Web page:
Short on time but still want to do something that will help you in your career? Here are ideas for you to try that take only two, five or 15 minutes a day.
In 2 minutes you can. . .
Researcher Amy Cuddy has found that just 2 minutes of power posing per day can improve your performance in a job interview, meeting, etc.
Do a 2-Minute Meditation
Meditation breaks can help you re-energize and re-focus. Try this one to get you started.
Do this at the end of your work day as a closing ritual. Write down one thing you learned, one significant experience you had that day or one big question that came up for you.
Declutter your brain
Do a 2-minute, stream of consciousness free-write of everything that's on your mind. Then dump it in the trash. It can be a great way to declutter and get back on track.
In 5 minutes you can . . .
Send an "I appreciate you" Email
Thriving careers are built on relationships and nothing strengthens a relationship like showing someone you appreciate them. Take 5 minutes to send someone a quick email of thanks or appreciation.
It can be for something specific and in the moment ("Wanted to let you know how much I appreciated how you handled that meeting"). Or it can be more general ("I've been thinking about people who have really had an impact on my career and I wanted to thank you for how you've supported me over the years").
The email doesn't have to be long--just sincere and clear about what you appreciate about the person.
Try this at the beginning or end of the day or when you are feeling particularly stressed. Appreciating someone in bad moments can remind you of the good things in your work life.
Expand someone else's network
Another great way to build relationships is by connecting two people who don't know each other. Here's a nice article on how to do great email introductions.
Keep track of and celebrate your small wins
Teresa Amabile has found that people who keep track of their progress by logging small wins feel more positive and empowered at work. Take 5 minutes to log your wins. Here's a log that you can use. After you've done this for awhile, take a few minutes more to look back at your entries and see where small progress has become bigger.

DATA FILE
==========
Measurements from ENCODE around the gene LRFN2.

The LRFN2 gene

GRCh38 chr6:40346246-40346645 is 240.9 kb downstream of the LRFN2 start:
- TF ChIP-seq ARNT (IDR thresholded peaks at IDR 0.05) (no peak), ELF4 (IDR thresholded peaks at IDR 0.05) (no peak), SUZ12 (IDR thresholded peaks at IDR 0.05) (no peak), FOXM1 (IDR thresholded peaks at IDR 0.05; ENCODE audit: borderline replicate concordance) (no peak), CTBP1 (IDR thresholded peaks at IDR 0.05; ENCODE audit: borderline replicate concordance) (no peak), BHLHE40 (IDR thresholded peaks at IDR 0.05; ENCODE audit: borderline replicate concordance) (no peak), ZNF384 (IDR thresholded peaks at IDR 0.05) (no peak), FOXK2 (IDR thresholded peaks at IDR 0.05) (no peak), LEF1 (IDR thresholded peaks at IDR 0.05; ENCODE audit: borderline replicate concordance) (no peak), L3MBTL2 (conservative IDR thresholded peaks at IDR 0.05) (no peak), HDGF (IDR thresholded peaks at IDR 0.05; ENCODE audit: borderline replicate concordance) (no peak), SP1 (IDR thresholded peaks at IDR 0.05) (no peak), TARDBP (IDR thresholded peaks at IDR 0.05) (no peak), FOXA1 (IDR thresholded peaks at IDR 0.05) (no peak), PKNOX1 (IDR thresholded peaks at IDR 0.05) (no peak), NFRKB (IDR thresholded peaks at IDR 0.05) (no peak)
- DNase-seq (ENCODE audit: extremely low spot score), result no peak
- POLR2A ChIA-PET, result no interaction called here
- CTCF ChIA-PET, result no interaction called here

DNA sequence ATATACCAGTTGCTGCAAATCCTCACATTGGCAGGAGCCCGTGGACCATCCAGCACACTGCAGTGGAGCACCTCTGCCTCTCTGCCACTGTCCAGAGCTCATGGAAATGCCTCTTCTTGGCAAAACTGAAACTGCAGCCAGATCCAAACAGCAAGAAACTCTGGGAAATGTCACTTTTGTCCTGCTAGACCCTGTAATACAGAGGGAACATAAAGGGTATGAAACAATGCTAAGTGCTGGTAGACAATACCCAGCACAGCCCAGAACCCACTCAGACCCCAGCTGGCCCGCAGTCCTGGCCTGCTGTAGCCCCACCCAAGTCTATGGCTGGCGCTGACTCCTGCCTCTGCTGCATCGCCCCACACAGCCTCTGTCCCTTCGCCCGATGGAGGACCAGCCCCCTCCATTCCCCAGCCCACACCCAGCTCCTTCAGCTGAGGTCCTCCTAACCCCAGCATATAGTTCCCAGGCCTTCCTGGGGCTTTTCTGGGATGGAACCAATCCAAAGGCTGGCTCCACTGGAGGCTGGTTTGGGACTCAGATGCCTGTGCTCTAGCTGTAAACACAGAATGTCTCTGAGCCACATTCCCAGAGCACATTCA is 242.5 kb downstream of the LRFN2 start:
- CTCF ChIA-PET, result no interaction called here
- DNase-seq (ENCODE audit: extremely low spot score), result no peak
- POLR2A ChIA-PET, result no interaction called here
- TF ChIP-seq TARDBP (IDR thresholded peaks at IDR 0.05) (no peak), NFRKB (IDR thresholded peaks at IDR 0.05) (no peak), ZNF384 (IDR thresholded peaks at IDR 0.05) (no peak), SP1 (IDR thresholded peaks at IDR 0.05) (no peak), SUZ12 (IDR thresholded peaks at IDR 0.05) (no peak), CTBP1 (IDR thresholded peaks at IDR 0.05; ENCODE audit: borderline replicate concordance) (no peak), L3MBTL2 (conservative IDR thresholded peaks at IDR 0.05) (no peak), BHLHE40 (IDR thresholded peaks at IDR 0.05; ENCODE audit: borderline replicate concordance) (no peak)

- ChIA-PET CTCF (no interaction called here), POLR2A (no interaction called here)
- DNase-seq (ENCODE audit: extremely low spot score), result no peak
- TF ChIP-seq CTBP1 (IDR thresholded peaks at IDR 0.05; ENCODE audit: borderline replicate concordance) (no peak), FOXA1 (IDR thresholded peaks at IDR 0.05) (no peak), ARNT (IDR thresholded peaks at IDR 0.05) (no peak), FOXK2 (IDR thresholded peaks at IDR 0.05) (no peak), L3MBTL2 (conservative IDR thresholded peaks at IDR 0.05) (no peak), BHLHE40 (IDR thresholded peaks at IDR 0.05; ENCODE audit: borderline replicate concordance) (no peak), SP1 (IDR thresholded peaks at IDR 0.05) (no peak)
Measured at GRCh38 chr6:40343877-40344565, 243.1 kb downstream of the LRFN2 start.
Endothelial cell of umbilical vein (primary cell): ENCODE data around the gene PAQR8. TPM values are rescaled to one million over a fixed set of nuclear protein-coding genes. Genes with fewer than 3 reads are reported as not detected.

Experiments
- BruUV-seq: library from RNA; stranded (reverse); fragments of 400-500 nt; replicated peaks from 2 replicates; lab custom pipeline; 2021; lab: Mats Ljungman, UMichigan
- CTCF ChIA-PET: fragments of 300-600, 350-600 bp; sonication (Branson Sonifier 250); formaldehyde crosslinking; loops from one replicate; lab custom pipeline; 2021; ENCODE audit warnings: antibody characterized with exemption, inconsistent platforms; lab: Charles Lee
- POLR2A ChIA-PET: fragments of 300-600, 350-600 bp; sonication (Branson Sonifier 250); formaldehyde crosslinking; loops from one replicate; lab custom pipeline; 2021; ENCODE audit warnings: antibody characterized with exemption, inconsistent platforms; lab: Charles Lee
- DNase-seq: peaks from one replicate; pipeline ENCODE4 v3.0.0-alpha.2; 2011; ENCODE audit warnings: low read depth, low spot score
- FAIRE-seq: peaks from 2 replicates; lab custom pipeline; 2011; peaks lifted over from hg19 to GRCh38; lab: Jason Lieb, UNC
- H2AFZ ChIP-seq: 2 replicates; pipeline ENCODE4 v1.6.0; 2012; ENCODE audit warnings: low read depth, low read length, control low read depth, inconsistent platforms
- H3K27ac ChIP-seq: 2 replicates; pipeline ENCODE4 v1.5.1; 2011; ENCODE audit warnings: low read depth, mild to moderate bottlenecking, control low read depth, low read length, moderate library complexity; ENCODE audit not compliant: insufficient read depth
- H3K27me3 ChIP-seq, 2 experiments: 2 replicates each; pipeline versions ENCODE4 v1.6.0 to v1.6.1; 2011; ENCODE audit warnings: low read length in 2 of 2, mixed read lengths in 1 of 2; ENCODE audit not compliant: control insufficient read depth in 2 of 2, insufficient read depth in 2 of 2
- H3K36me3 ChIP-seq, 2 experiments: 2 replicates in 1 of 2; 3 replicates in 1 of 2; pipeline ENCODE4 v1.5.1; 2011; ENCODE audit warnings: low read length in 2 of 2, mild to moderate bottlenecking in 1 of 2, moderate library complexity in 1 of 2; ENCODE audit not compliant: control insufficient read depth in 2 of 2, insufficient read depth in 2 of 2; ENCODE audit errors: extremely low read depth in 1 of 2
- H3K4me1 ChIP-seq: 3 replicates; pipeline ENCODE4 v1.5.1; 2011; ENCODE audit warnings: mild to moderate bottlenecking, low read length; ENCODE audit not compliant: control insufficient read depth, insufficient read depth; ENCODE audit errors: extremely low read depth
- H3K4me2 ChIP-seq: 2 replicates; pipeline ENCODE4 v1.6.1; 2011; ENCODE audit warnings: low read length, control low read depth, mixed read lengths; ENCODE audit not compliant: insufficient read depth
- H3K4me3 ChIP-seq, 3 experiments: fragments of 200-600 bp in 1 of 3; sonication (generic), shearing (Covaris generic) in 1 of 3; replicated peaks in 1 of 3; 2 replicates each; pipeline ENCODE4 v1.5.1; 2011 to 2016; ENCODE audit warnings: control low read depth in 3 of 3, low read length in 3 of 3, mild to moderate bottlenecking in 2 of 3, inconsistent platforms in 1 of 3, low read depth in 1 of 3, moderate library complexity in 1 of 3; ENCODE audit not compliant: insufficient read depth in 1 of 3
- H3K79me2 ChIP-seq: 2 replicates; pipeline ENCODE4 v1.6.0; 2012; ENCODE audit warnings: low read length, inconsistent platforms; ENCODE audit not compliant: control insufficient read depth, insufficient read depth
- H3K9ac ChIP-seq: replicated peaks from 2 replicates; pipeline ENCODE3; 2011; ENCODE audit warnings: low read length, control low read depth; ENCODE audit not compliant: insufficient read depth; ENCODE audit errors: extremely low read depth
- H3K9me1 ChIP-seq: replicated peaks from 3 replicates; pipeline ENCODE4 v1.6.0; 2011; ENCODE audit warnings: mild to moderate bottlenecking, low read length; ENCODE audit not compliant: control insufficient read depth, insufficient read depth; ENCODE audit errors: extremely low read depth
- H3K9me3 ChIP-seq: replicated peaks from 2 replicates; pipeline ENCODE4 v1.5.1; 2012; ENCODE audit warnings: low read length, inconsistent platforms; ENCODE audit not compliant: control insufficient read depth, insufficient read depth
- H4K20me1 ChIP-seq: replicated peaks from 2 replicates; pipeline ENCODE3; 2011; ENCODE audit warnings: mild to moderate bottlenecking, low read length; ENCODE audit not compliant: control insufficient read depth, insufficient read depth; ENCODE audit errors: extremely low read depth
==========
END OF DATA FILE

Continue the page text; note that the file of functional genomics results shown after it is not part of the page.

In 15 minutes you can . . .
These are a good way to end the week. Try answering them on Friday before you leave or even first thing Saturday morning to think back through your week.
Take an actionable, concrete step on a passion project
You know that passion project that's been hanging out in your brain? Do something to make it happen. Make a phone call, send an email, do some research, write something, draw something. People have written books in 15-minute increments. You can take 15 minutes to move your project forward.
If you don't have a passion project, spend 15 minutes planning one.
Help someone else move their passion project forward
So you don't have your own passion project going on? That's OK. Build your relationships by helping someone else. How can you take 15 minutes of your day to help someone else be successful in achieving their dream?
Do an accountability call with a partner
Schedule 15 minutes a week--7.5 minutes per person--for you and a partner to talk about progress on your personal professional development goals. Say what happened, where you succeeded, where you were challenged and then what you will commit to for the following week. See how you can help each other move forward.
The key to making progress in your career is small steps, taken daily. Try experimenting with some of these and see what happens.
What happens when you go for a promotion but don't get it? Join me for my first Career Clinic on Blab on November 2 at 7 p.m. (EST) when we'll be talking about how to move on when you're passed over. Check out the other upcoming Career Clinics and get info on how to participate through Blab here.